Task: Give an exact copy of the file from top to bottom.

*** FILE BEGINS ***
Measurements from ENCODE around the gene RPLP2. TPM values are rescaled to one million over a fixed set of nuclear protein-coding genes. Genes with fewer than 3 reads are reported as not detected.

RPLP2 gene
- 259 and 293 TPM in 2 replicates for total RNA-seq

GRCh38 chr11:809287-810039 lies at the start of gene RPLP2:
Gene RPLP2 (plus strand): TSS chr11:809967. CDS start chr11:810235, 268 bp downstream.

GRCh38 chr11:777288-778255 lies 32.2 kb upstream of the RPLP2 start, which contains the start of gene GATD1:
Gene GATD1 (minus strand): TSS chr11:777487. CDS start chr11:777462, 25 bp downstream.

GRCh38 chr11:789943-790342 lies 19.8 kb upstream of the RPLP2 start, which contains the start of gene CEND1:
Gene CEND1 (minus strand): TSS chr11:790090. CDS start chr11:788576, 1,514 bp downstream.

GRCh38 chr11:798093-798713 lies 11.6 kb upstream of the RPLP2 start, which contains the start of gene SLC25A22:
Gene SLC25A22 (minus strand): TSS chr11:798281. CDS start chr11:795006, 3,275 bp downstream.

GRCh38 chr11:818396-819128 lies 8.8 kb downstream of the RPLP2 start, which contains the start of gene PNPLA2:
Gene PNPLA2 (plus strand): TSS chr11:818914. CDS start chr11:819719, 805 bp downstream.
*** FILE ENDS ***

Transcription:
Measurements from ENCODE around the gene RPLP2. TPM values are rescaled to one million over a fixed set of nuclear protein-coding genes. Genes with fewer than 3 reads are reported as not detected.

RPLP2 gene
- 259 and 293 TPM in 2 replicates for total RNA-seq

GRCh38 chr11:809287-810039 lies at the start of gene RPLP2:
Gene RPLP2 (plus strand): TSS chr11:809967. CDS start chr11:810235, 268 bp downstream.

GRCh38 chr11:777288-778255 lies 32.2 kb upstream of the RPLP2 start, which contains the start of gene GATD1:
Gene GATD1 (minus strand): TSS chr11:777487. CDS start chr11:777462, 25 bp downstream.

GRCh38 chr11:789943-790342 lies 19.8 kb upstream of the RPLP2 start, which contains the start of gene CEND1:
Gene CEND1 (minus strand): TSS chr11:790090. CDS start chr11:788576, 1,514 bp downstream.

GRCh38 chr11:798093-798713 lies 11.6 kb upstream of the RPLP2 start, which contains the start of gene SLC25A22:
Gene SLC25A22 (minus strand): TSS chr11:798281. CDS start chr11:795006, 3,275 bp downstream.

GRCh38 chr11:818396-819128 lies 8.8 kb downstream of the RPLP2 start, which contains the start of gene PNPLA2:
Gene PNPLA2 (plus strand): TSS chr11:818914. CDS start chr11:819719, 805 bp downstream.